• “Not enough time in the day.”
  • “As a small shop we spend our time optimizing our customer experience and high quality repairs.”
  • “Haven't needed to. If it’s not broken, don't fix it.”
  • “I don't have enough manpower in our office.”

KPI Tracking Trends

A look at the trends affecting business owners’ willingness to track KPIs and how they’ve changed over 2016.

Independents Gain Steam

While independent, single-location repair businesses have lagged behind their competitors significantly in their willingness to track KPIs, our 2017 results may indicate a new trend. Rates rose above 60 percent for the first time since 2013, and 2017 saw a 7% hike over 2016. This largely contributed to the overall rise in KPI tracking.

KPI Tracking by Business


Business Type



Independent, single location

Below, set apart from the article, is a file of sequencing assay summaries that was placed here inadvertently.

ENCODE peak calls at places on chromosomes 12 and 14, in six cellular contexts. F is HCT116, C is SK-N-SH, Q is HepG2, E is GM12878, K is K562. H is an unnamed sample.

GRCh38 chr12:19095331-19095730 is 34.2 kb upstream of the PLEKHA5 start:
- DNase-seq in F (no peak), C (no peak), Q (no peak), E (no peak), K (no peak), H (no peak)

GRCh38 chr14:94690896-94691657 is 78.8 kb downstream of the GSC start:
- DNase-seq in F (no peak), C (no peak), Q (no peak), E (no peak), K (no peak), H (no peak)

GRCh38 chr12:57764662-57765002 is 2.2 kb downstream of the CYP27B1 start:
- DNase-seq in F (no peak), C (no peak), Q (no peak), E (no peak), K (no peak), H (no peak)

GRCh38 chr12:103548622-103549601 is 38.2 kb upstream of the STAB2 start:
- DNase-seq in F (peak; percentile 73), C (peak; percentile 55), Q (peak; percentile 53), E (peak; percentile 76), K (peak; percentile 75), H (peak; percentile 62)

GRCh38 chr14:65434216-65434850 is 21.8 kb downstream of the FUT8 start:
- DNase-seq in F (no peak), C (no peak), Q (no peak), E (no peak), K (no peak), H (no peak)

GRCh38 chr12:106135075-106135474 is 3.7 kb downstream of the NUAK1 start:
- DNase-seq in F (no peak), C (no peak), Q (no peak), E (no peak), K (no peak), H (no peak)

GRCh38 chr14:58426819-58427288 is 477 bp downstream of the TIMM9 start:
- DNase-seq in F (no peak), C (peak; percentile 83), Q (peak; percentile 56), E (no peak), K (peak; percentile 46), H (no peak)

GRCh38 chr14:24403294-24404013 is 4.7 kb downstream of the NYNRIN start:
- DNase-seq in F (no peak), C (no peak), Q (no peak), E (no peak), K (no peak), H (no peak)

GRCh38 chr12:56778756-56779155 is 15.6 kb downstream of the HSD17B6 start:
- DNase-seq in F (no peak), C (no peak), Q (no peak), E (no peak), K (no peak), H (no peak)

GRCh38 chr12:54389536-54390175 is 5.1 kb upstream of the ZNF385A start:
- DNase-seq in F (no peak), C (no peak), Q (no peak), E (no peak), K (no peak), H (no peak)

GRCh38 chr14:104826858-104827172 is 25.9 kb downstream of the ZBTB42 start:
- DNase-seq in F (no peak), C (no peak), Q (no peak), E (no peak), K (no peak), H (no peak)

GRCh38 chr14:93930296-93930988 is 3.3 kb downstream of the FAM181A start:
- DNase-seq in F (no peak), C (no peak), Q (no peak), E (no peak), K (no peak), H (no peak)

Smaller Shops Gaining Ground

While the past four years have shown that the larger a repair business is—in terms of staff size and total sales—the more likely it is to track KPIs, 2017 found that shops with six or less employees and annual sales below $1 million are nearing the rates of larger shops.

Staff Size


Number of Employees




36% 3-4 54%
51% 5-6 70%
70% 7-8 70%
85% 9-10 74%
82% 11+ 81%


Annual Sales


Annual Revenue


23% Under $250K 50%
36% $250K–$499K 56%
64% $500K–$749K 72%


78% $1M–$2.49M 77%
88% $2.5–$4.9M 79%
89% $5M+ 87%


Non-DRP Shops Close the Gap

While the FenderBender KPI Survey results continue to show that shops reliant on DRP relationships are more likely to track KPIs, this year saw non-DRP shops closing the gap. 



Percentage of Work

from DRP Agreements


38% 0% 67%
67% 1-29% 68%
86% 30-59% 72%
78% 60-89% 86%
100% 90%+ 100%